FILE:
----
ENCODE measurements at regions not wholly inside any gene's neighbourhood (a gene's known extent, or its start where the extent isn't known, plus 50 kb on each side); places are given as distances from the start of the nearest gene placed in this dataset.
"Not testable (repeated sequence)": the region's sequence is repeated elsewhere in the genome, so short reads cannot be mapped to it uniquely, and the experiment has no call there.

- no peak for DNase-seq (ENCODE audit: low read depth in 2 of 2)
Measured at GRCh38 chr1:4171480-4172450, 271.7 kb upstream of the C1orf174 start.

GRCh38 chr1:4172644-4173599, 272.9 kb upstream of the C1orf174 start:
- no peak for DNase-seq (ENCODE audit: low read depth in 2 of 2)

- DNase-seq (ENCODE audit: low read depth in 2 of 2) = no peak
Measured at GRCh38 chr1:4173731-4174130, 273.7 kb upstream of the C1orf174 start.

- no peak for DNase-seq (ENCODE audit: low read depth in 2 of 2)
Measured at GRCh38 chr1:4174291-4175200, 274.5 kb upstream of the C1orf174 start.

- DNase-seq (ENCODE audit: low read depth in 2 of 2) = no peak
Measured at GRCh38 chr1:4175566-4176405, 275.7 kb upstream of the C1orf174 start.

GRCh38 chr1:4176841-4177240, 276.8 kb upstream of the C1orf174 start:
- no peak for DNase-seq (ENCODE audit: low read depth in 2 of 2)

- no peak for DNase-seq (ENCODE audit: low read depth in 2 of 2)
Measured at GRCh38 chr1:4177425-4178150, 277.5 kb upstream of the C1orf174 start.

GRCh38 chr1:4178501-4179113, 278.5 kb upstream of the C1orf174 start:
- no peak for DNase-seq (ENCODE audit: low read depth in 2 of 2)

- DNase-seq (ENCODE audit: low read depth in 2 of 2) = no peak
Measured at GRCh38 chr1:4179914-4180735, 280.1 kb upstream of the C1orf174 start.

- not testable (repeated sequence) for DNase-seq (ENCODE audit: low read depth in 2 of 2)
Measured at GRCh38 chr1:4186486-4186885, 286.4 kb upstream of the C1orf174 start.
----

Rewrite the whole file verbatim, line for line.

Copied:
ENCODE measurements at regions not wholly inside any gene's neighbourhood (a gene's known extent, or its start where the extent isn't known, plus 50 kb on each side); places are given as distances from the start of the nearest gene placed in this dataset.
"Not testable (repeated sequence)": the region's sequence is repeated elsewhere in the genome, so short reads cannot be mapped to it uniquely, and the experiment has no call there.

- no peak for DNase-seq (ENCODE audit: low read depth in 2 of 2)
Measured at GRCh38 chr1:4171480-4172450, 271.7 kb upstream of the C1orf174 start.

GRCh38 chr1:4172644-4173599, 272.9 kb upstream of the C1orf174 start:
- no peak for DNase-seq (ENCODE audit: low read depth in 2 of 2)

- DNase-seq (ENCODE audit: low read depth in 2 of 2) = no peak
Measured at GRCh38 chr1:4173731-4174130, 273.7 kb upstream of the C1orf174 start.

- no peak for DNase-seq (ENCODE audit: low read depth in 2 of 2)
Measured at GRCh38 chr1:4174291-4175200, 274.5 kb upstream of the C1orf174 start.

- DNase-seq (ENCODE audit: low read depth in 2 of 2) = no peak
Measured at GRCh38 chr1:4175566-4176405, 275.7 kb upstream of the C1orf174 start.

GRCh38 chr1:4176841-4177240, 276.8 kb upstream of the C1orf174 start:
- no peak for DNase-seq (ENCODE audit: low read depth in 2 of 2)

- no peak for DNase-seq (ENCODE audit: low read depth in 2 of 2)
Measured at GRCh38 chr1:4177425-4178150, 277.5 kb upstream of the C1orf174 start.

GRCh38 chr1:4178501-4179113, 278.5 kb upstream of the C1orf174 start:
- no peak for DNase-seq (ENCODE audit: low read depth in 2 of 2)

- DNase-seq (ENCODE audit: low read depth in 2 of 2) = no peak
Measured at GRCh38 chr1:4179914-4180735, 280.1 kb upstream of the C1orf174 start.

- not testable (repeated sequence) for DNase-seq (ENCODE audit: low read depth in 2 of 2)
Measured at GRCh38 chr1:4186486-4186885, 286.4 kb upstream of the C1orf174 start.